The TUM-KNUST Workshop on Blockchain and its applications to secure land rights was successfully held from 18th to 19th March 2021 at the Institute of Distance Learning Conference Centre in Kwame Nkrumah University of Science and Technology (KNUST). Stakeholders from public and private sectors, non-governmental organizations, policy advocacy groups, and traditional authorities were brought together during this workshop. According to Professor Walter De Vries of the Technical University of Munich (TUM), the main purpose of this 2-day workshop was to provide a platform for stakeholders in the land sector to deliberate on the potential of blockchain application to securing land rights in Ghana.
Property rights are a stepping stone in international development theory. The most elementary form of property rights is land rights. Over 80% of land titles in Ghana lack the documentation to prove ownership. The World Bank ranks Ghana with a Land Registering Index of 119 out of 190, describing the difficulty to register property. This makes land investment difficult and costly as it allows for fraud, multiple sales of land, conflicts among many claimants, and inefficiencies for acquiring property. Although the Government of Ghana attempted to develop a sustainable, fair, and well-functioning land administration system, not much has been achieved. Up until now, institutional bottlenecks have led to decreased transparency and development in property rights.
THEREFORE, the TUM-KNUST Workshop on Blockchain and its applications to secure land rights reignited the previous efforts made and advanced the way forward. During the workshop, there were several presentations from key land sector agencies and players in the country, both public and private. Day one focused on understanding the land administration architecture and land registration of Ghana and its challenges. Day two was dedicated to discussing the features of blockchain technology and its applications to securing land rights using case studies. A case study on Georgia, Kenya, Sweden, Canada, and the Netherlands was presented. Policy recommendations were also made, giving direction for further research regarding blockchain in land registration in Ghana.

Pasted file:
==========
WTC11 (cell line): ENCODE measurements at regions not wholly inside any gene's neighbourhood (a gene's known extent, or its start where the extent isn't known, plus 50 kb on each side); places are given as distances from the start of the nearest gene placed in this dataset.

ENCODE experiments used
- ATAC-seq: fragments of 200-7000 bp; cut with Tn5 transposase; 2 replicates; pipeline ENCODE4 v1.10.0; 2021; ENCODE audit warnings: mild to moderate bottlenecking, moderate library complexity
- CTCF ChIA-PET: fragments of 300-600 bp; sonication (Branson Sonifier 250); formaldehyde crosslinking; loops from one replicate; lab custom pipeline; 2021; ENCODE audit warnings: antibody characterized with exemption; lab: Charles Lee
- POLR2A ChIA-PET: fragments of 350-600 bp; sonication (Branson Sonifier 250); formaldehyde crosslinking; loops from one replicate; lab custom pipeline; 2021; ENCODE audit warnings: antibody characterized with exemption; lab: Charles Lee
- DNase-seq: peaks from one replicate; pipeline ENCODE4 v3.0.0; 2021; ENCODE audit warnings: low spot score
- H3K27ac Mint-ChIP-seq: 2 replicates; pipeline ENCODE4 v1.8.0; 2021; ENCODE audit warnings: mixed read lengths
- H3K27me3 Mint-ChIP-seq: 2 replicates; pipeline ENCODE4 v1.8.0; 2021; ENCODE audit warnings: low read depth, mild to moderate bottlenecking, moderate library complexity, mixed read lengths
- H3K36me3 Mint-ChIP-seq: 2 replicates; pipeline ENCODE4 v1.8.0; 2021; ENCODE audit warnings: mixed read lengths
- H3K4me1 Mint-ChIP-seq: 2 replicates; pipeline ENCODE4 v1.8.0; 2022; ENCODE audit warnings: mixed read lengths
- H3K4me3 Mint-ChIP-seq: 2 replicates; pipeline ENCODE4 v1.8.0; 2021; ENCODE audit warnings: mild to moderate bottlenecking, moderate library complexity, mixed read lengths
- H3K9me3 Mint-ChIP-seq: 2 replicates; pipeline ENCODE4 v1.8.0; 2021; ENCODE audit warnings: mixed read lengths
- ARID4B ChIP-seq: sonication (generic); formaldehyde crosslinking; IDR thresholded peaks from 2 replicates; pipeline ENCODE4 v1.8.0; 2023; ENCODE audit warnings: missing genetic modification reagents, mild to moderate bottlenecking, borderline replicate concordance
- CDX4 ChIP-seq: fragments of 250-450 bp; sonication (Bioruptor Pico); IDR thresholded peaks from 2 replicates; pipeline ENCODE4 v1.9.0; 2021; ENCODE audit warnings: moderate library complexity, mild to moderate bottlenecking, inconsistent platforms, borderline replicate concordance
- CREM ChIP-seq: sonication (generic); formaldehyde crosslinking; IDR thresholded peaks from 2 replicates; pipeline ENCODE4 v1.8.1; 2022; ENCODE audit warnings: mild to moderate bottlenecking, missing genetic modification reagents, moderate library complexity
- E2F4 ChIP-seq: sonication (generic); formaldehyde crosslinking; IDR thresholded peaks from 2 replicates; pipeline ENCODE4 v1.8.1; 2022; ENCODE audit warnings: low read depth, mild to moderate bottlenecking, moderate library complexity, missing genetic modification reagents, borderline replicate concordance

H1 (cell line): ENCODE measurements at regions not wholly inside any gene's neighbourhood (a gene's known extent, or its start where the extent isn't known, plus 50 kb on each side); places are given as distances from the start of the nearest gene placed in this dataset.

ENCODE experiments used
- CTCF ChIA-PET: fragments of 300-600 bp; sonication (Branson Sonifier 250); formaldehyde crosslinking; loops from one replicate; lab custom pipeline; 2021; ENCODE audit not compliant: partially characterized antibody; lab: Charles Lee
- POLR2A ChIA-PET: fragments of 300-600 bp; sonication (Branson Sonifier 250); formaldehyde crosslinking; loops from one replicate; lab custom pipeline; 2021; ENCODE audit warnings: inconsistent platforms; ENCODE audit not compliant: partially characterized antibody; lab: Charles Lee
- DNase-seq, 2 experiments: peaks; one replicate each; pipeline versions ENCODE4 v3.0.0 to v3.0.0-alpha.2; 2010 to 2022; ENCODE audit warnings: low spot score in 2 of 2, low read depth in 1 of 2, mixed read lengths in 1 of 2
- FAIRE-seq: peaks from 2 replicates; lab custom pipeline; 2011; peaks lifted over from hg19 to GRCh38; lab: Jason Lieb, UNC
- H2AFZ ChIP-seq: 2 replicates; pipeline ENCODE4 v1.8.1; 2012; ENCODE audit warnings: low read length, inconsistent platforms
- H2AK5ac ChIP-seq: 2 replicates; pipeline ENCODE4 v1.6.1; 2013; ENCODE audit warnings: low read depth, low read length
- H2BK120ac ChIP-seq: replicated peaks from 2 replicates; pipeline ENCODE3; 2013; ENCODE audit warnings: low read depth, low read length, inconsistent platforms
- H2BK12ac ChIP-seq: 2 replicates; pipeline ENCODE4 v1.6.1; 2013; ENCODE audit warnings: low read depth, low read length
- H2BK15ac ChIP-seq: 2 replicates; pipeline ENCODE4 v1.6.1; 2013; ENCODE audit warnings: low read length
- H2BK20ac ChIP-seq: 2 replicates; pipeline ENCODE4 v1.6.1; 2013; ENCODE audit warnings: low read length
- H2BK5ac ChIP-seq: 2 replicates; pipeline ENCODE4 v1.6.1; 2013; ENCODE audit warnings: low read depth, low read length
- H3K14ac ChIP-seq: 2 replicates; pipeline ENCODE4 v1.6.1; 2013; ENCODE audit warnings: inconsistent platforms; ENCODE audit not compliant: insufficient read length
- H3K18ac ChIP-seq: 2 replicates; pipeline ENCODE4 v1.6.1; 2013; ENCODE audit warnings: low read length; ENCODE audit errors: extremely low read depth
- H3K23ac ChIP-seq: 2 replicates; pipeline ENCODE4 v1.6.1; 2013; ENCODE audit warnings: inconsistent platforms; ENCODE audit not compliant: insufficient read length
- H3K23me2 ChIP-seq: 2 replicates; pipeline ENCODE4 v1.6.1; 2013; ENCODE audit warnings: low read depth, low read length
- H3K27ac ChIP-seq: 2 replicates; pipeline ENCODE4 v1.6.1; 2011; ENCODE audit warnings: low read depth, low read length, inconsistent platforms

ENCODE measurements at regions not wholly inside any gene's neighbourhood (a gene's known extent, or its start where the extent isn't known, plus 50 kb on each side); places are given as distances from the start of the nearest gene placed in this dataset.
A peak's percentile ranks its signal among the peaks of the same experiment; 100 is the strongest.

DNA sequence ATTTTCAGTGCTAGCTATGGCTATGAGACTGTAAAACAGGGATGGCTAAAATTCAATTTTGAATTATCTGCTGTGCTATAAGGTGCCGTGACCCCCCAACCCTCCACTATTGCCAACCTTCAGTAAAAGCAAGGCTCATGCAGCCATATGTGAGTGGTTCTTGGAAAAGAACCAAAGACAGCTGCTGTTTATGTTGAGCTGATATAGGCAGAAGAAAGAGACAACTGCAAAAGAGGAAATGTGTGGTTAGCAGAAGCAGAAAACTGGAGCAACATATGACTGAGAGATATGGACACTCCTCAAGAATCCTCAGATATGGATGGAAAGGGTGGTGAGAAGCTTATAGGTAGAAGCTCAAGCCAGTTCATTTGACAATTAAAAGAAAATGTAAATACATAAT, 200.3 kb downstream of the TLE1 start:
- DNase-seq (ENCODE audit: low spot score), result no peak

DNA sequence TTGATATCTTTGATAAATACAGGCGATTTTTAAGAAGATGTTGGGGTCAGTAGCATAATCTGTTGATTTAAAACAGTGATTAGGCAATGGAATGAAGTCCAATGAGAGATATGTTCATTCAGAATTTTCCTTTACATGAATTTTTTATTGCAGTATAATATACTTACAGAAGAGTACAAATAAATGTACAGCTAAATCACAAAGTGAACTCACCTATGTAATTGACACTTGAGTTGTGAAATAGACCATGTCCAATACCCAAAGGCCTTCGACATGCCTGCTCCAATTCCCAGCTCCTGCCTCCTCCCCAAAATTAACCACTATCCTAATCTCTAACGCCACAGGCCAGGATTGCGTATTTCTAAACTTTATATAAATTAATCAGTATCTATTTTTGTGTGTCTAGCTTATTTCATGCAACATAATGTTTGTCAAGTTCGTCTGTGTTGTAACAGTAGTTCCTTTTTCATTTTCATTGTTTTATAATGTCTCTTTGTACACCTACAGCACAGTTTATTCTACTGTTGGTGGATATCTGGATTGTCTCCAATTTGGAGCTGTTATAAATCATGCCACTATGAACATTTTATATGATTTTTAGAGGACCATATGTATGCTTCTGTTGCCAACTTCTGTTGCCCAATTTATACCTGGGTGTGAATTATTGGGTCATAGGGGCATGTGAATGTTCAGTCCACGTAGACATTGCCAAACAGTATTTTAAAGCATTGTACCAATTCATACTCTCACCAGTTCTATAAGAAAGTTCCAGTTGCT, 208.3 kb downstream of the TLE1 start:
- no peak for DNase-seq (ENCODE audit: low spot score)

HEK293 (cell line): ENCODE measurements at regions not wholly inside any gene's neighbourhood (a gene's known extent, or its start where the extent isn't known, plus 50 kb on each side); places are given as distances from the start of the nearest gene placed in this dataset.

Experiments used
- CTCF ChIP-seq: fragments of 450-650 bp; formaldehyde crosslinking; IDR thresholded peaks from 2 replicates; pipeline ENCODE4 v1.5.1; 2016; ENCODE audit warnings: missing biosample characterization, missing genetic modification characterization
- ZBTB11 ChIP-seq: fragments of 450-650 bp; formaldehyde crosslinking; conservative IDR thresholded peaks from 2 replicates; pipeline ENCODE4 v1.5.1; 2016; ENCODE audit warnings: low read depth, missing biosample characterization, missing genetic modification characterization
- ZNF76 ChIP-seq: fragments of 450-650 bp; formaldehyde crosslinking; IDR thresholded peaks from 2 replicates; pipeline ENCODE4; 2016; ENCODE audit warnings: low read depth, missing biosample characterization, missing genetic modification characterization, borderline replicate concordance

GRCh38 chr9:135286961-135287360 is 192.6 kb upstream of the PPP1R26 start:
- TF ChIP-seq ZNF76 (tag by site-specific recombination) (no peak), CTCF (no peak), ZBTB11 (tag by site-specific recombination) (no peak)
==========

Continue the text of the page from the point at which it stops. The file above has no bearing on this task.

The lack of effective collaboration among the land sector agencies, lack of change management processes, need for advanced technology and tools, and limited focus on public lands were some of the challenges raised during the discussions. It was clear from the presentations and the plenary discussions that blockchain technology was only a means to an end despite its potential. Blockchain technology in itself would not resolve the many fundamental challenges with land administration in Ghana, such as indeterminate boundaries of stools lands and corruption among public sector agents on top of others. According to Professor Walter De Vries, reward and punishment incentives for those who register their lands and those who do not, respectively, could be helpful.
Finally, the workshop was closed by encouraging stakeholders to keep this conversation running and annually provide progress reports on the foundation laid by this workshop.